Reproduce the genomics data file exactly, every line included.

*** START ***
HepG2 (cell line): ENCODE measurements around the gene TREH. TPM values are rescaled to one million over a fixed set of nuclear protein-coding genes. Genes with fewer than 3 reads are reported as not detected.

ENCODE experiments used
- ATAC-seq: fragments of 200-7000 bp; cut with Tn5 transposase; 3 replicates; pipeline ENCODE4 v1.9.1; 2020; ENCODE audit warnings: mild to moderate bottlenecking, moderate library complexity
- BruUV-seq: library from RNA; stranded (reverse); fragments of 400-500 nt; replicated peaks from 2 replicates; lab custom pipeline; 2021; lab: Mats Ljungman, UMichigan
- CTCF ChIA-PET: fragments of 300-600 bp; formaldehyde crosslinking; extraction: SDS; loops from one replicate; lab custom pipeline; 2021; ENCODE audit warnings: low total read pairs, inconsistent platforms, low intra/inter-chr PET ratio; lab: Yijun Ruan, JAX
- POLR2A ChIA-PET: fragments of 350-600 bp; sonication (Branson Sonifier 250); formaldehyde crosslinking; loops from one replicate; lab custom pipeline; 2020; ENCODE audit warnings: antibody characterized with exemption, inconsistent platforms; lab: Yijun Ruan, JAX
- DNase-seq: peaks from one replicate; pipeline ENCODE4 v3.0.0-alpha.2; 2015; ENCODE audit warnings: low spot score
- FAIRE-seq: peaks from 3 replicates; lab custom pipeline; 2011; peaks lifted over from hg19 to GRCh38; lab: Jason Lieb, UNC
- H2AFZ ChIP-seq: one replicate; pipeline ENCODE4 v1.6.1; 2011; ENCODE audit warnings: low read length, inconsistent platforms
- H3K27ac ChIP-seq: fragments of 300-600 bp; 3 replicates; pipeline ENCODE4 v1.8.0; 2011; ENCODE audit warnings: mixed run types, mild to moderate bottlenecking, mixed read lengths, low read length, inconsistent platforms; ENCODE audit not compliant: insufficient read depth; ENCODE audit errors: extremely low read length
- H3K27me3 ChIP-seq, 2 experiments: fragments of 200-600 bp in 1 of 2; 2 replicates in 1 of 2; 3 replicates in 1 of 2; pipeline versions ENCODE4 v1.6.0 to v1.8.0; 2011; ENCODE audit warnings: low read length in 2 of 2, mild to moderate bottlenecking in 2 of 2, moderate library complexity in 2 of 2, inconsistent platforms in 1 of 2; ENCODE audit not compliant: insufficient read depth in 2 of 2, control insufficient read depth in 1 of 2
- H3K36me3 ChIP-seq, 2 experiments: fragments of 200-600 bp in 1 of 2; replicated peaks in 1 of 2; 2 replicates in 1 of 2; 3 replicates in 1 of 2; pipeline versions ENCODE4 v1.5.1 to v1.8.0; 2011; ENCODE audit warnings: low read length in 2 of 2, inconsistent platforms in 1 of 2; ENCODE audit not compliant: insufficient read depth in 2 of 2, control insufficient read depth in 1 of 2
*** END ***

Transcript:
HepG2 (cell line): ENCODE measurements around the gene TREH. TPM values are rescaled to one million over a fixed set of nuclear protein-coding genes. Genes with fewer than 3 reads are reported as not detected.

ENCODE experiments used
- ATAC-seq: fragments of 200-7000 bp; cut with Tn5 transposase; 3 replicates; pipeline ENCODE4 v1.9.1; 2020; ENCODE audit warnings: mild to moderate bottlenecking, moderate library complexity
- BruUV-seq: library from RNA; stranded (reverse); fragments of 400-500 nt; replicated peaks from 2 replicates; lab custom pipeline; 2021; lab: Mats Ljungman, UMichigan
- CTCF ChIA-PET: fragments of 300-600 bp; formaldehyde crosslinking; extraction: SDS; loops from one replicate; lab custom pipeline; 2021; ENCODE audit warnings: low total read pairs, inconsistent platforms, low intra/inter-chr PET ratio; lab: Yijun Ruan, JAX
- POLR2A ChIA-PET: fragments of 350-600 bp; sonication (Branson Sonifier 250); formaldehyde crosslinking; loops from one replicate; lab custom pipeline; 2020; ENCODE audit warnings: antibody characterized with exemption, inconsistent platforms; lab: Yijun Ruan, JAX
- DNase-seq: peaks from one replicate; pipeline ENCODE4 v3.0.0-alpha.2; 2015; ENCODE audit warnings: low spot score
- FAIRE-seq: peaks from 3 replicates; lab custom pipeline; 2011; peaks lifted over from hg19 to GRCh38; lab: Jason Lieb, UNC
- H2AFZ ChIP-seq: one replicate; pipeline ENCODE4 v1.6.1; 2011; ENCODE audit warnings: low read length, inconsistent platforms
- H3K27ac ChIP-seq: fragments of 300-600 bp; 3 replicates; pipeline ENCODE4 v1.8.0; 2011; ENCODE audit warnings: mixed run types, mild to moderate bottlenecking, mixed read lengths, low read length, inconsistent platforms; ENCODE audit not compliant: insufficient read depth; ENCODE audit errors: extremely low read length
- H3K27me3 ChIP-seq, 2 experiments: fragments of 200-600 bp in 1 of 2; 2 replicates in 1 of 2; 3 replicates in 1 of 2; pipeline versions ENCODE4 v1.6.0 to v1.8.0; 2011; ENCODE audit warnings: low read length in 2 of 2, mild to moderate bottlenecking in 2 of 2, moderate library complexity in 2 of 2, inconsistent platforms in 1 of 2; ENCODE audit not compliant: insufficient read depth in 2 of 2, control insufficient read depth in 1 of 2
- H3K36me3 ChIP-seq, 2 experiments: fragments of 200-600 bp in 1 of 2; replicated peaks in 1 of 2; 2 replicates in 1 of 2; 3 replicates in 1 of 2; pipeline versions ENCODE4 v1.5.1 to v1.8.0; 2011; ENCODE audit warnings: low read length in 2 of 2, inconsistent platforms in 1 of 2; ENCODE audit not compliant: insufficient read depth in 2 of 2, control insufficient read depth in 1 of 2